Beards and perceptions of masculinity<img type="lazy-image" data-runner-src="https://assets.rebelmouse.io/eyJhbGciOiJIUzI1NiIsInR5cCI6IkpXVCJ9.eyJpbWFnZSI6Imh0dHBzOi8vYXNzZXRzLnJibC5tcy8yMjU5OTg0MC9vcmlnaW4uanBnIiwiZXhwaXJlc19hdCI6MTY0NzkxMjM3N30.cH-GqNwP5GVqvstgJWAhBPn1B_lYpVEAI0I7iax7EQw/img.jpg?width=1245&coordinates=0%2C1900%2C0%2C849&height=700" id="caae6" class="rm-shortcode" data-rm-shortcode-id="cb0a355a4e8e1899789bc45f3f7aef56" data-rm-shortcode-name="rebelmouse-image" />
Photo Credit: Wikimedia<p>The study used 919 American (mostly white) women ages 18-70 who rated 30 pictures of men they were shown with various stages of facial hair growth. The photographs depicted men with faces that had been digitally altered to look more feminine or more masculine, with a beard and without a beard. The women rated the men according to perceived attractiveness for long-term and short-term relationships. The study found that the more facial hair the men had, the higher the men were rated on their attractiveness, particularly for their suitability for a long-term relationship.</p><p>Part of this might be attributed to facial masculinity — i.e. protruding brow ridge, wide cheekbones, thick jawline, and deeply set narrow eyes — which conveys information to a woman about a man's underlying health and formidability. Women tend to associate more masculine faces with physical strength and social assertiveness. It can also indicate a man with a superior immune response. The researchers suggested that their findings favoring bearded men could be due to the fact that facial hair enhances the masculine facial features on a man's face, like creating the illusion of a thicker jaw line. This could communicate direct benefits to women like resources and protection that would enhance survival among mothers and their infants. In other words, while a beard doesn't mean superior genetics in and of itself, it might be a primitive, ornamental way of saying, "Hey girl, I'm a testosterone-fueled lean, mean, pathogen fighting machine." <br></p><p>It could also be that a beard becomes its own destiny. The researchers in this study cite prior research that found that by growing a beard, men felt more masculine and had higher levels of serum testosterone, which was linked to a higher level of social dominance. They also tended to subscribe to more old-school beliefs about gender roles in their relationships with women as compared to men with clean-shaven faces.<span></span><br></p>
What does disgust have to do with beard preference?<p>Obviously, not all women dig beards. The researchers were particularly interested in what traits make a women prefer bearded men over clean-shaven faces. They looked into several factors including a woman's disgust levels on various concepts, her desire to become pregnant, and her exposure to facial hair in her personal life. </p><p>According to the study, women who were not into facial hair were turned-off by potential parasites or other critters they imagined could be in the hair or skin. Women ranking high on this "ectoparasite disgust" scale might have viewed beards as a sign of poor grooming habits. However, women who ranked higher in levels of "pathogen" did find the bearded men to be desirable, possibly because they perceived beards as a signal of good health and immune function. An intriguing discovery in the study was links to morality. Women who displayed higher levels of "moral disgust," or feelings of repugnance toward taboo behaviors, were more likely to prefer hairy faces. The authors opined that this could reflect a link between beardedness, politically conservative outlooks, and traditional views regarding performances of masculinity in heterosexual relationships.</p>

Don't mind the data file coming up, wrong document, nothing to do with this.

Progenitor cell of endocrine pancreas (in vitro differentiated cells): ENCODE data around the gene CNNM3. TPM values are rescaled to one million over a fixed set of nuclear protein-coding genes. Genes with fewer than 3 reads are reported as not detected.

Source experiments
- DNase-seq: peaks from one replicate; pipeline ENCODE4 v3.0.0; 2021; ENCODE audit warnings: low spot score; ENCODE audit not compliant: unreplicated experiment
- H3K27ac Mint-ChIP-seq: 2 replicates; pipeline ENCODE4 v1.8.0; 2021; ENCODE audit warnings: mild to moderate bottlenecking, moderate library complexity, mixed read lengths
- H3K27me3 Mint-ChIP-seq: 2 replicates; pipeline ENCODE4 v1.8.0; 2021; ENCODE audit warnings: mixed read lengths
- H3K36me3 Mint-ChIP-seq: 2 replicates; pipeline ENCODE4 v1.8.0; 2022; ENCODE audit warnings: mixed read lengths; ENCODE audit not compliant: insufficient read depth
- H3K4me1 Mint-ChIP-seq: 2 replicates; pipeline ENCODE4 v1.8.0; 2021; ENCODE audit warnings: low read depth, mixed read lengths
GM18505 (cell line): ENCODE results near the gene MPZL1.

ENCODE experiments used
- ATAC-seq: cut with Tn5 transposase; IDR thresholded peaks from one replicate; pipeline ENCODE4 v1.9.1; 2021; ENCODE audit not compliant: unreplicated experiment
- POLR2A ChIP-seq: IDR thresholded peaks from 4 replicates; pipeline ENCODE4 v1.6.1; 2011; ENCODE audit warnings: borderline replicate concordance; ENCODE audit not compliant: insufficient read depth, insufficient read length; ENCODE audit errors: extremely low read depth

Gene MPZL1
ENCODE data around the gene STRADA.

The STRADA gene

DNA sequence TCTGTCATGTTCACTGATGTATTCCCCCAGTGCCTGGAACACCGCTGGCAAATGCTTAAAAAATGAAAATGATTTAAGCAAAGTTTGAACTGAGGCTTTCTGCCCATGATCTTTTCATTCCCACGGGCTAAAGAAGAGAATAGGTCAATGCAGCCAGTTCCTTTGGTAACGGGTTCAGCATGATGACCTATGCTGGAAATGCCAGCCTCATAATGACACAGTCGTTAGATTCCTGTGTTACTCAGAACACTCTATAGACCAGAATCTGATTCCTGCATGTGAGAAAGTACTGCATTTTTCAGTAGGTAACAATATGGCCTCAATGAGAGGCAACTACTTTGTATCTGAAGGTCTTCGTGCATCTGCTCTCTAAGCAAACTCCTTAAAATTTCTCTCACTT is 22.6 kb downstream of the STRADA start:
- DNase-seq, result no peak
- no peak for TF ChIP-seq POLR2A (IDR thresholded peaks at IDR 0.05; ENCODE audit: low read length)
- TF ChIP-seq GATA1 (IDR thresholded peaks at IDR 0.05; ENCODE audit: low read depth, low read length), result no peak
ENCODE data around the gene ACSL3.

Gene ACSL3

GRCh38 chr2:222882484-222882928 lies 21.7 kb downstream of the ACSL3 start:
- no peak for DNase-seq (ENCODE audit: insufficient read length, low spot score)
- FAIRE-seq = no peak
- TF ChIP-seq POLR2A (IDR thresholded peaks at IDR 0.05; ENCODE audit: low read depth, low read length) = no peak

Additional findings<img type="lazy-image" data-runner-src="https://assets.rebelmouse.io/eyJhbGciOiJIUzI1NiIsInR5cCI6IkpXVCJ9.eyJpbWFnZSI6Imh0dHBzOi8vYXNzZXRzLnJibC5tcy8yMjU5OTg1My9vcmlnaW4uZ2lmIiwiZXhwaXJlc19hdCI6MTYyNDI1NjUyOX0.P9B8WbmJR0q4nfzYZKbuNSA-2SAigVWJgrQE-_Gxlds/img.gif?width=980" id="49143" class="rm-shortcode" data-rm-shortcode-id="2ed3b1d6f20fc170bf2974646e565e8d" data-rm-shortcode-name="rebelmouse-image" />Giphy<p>The correlations that existed between married and single women's rating on the attractiveness of beards were not particularly clear, although the researchers noted that single and married women who wanted children tended to find beards more attractive than the women who didn't want children. They also found that women with bearded husbands found beards to be more attractive, which might indicate that social exposure to beards influences how desirable they are perceived of as being. Or it could be that men with wives who like beards grow beards.</p><p>It's important to note that culture plays a huge role in how attractive women perceive certain male characteristics as being. This study looked at a small, culturally specific group of American women, so no big, universal claims should be made about masculinity, facial hair, and male desirability to women. However, research like this is important in highlighting how human grooming decisions are driven by much more than fashion trends. Sociobiological, economic, and ecological factors all play a part in the way we choose to present ourselves.</p>